[This article is authored by Harikartik Ramesh & Kali Srikari Kancherla, students at National Law University, Delhi. It discusses how balancing the right of speech and expression and the right to privacy is at odds with India’s constitutional scheme and free speech jurisprudence.]

Abstract

Recently, adopting the recommendation of the Sri Krishna Committee Report, the Draft Data Protection Bill, 2018 incorporated a provision for the ‘right to be forgotten’ under Section 27 (Section 20 in the 2019 Draft). The right to be forgotten refers to the right a person holds against data fiduciaries such as Google and others, to delete, mask, or hide information pertaining to the person which is incorrect, irrelevant and defamatory in nature. This right has been of much interest especially in the age of the internet, where internet users leave a massive digital footprint behind every time they access the internet. This means that a person can now create a comprehensive profile about another individual within seconds by using the information which exists on social media and other platforms. Some of this information available online could be extremely personal with the potential of damaging a person’s reputation. It is, therefore, essential to examine the applicability and suitability of such a right in the Indian context.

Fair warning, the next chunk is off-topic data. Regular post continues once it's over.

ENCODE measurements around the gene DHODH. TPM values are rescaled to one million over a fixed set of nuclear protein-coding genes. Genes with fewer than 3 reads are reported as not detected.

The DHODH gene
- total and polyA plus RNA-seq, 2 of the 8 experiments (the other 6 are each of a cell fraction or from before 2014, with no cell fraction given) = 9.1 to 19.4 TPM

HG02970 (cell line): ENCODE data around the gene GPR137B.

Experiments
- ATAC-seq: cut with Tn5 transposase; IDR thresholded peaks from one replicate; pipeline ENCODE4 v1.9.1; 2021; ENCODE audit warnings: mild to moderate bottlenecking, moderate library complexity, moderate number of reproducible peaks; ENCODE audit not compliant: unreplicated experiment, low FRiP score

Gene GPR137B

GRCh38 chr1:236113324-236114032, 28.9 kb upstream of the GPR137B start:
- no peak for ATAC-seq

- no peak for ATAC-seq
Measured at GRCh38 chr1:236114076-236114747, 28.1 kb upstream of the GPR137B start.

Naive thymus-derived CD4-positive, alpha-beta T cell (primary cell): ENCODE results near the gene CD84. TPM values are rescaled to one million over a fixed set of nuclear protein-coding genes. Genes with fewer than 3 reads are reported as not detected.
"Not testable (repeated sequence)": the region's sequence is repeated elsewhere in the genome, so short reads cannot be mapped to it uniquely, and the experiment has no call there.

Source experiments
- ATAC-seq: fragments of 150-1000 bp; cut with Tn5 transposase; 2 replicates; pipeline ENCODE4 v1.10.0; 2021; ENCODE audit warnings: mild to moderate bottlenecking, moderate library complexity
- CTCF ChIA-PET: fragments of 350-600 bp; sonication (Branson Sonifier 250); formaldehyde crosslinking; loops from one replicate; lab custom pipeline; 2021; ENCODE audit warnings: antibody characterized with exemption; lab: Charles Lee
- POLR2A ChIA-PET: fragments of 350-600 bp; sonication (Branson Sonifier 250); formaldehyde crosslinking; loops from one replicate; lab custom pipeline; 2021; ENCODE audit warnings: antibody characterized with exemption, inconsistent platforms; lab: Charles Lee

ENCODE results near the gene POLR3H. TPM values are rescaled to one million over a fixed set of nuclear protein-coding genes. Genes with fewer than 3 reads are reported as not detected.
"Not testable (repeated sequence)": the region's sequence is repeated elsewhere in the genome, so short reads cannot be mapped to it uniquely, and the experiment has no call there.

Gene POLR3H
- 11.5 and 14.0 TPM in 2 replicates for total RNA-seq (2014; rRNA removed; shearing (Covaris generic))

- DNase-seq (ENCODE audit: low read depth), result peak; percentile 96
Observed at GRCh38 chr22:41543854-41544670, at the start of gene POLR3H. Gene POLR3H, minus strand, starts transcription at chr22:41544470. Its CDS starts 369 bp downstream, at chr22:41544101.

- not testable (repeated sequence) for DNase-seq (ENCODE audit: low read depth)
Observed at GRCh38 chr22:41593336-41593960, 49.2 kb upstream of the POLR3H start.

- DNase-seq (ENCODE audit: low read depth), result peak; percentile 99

The right to be forgotten, by its very nature, falls in the crossroads between the right of speech and expression and the right to privacy. It is therefore essential for these two rights to be balanced for the operation of the right to be forgotten. This paper shall discuss the balancing of the two rights, i.e., the right of speech and expression and the right to privacy and will demonstrate how such a balancing would not fit into India’s constitutional scheme and free speech jurisprudence. Given that India takes inspiration for the implementation of this right from Europe, the paper will also highlight the difference in constitutional approaches in Europe and India to demonstrate that the suitability of the right in Europe does not necessarily imply that its operation in India would be suitable.